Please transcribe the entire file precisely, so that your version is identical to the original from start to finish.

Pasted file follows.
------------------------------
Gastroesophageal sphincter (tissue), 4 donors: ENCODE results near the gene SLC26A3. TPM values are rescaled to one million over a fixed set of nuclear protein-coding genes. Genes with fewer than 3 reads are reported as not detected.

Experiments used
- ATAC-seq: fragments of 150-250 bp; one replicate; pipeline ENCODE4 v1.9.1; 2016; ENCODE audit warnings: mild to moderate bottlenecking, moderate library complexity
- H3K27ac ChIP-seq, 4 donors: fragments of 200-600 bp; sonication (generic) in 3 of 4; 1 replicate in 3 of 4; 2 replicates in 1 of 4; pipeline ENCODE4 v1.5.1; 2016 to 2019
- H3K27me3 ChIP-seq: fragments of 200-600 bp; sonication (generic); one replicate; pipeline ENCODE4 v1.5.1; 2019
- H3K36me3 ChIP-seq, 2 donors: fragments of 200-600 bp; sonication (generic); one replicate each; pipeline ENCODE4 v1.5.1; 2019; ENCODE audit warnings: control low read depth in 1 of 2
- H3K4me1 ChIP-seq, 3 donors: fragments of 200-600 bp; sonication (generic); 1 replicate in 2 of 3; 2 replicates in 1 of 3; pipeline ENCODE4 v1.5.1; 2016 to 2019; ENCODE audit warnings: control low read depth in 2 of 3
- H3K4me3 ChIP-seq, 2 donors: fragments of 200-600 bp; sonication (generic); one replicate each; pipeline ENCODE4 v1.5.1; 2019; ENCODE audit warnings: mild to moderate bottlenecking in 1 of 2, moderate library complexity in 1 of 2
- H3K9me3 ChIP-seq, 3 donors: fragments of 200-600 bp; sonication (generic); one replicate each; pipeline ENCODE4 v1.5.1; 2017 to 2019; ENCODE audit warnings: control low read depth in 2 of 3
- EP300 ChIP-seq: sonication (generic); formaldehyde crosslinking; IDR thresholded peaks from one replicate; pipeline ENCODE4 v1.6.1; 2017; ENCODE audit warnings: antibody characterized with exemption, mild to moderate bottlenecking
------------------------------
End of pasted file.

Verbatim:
Gastroesophageal sphincter (tissue), 4 donors: ENCODE results near the gene SLC26A3. TPM values are rescaled to one million over a fixed set of nuclear protein-coding genes. Genes with fewer than 3 reads are reported as not detected.

Experiments used
- ATAC-seq: fragments of 150-250 bp; one replicate; pipeline ENCODE4 v1.9.1; 2016; ENCODE audit warnings: mild to moderate bottlenecking, moderate library complexity
- H3K27ac ChIP-seq, 4 donors: fragments of 200-600 bp; sonication (generic) in 3 of 4; 1 replicate in 3 of 4; 2 replicates in 1 of 4; pipeline ENCODE4 v1.5.1; 2016 to 2019
- H3K27me3 ChIP-seq: fragments of 200-600 bp; sonication (generic); one replicate; pipeline ENCODE4 v1.5.1; 2019
- H3K36me3 ChIP-seq, 2 donors: fragments of 200-600 bp; sonication (generic); one replicate each; pipeline ENCODE4 v1.5.1; 2019; ENCODE audit warnings: control low read depth in 1 of 2
- H3K4me1 ChIP-seq, 3 donors: fragments of 200-600 bp; sonication (generic); 1 replicate in 2 of 3; 2 replicates in 1 of 3; pipeline ENCODE4 v1.5.1; 2016 to 2019; ENCODE audit warnings: control low read depth in 2 of 3
- H3K4me3 ChIP-seq, 2 donors: fragments of 200-600 bp; sonication (generic); one replicate each; pipeline ENCODE4 v1.5.1; 2019; ENCODE audit warnings: mild to moderate bottlenecking in 1 of 2, moderate library complexity in 1 of 2
- H3K9me3 ChIP-seq, 3 donors: fragments of 200-600 bp; sonication (generic); one replicate each; pipeline ENCODE4 v1.5.1; 2017 to 2019; ENCODE audit warnings: control low read depth in 2 of 3
- EP300 ChIP-seq: sonication (generic); formaldehyde crosslinking; IDR thresholded peaks from one replicate; pipeline ENCODE4 v1.6.1; 2017; ENCODE audit warnings: antibody characterized with exemption, mild to moderate bottlenecking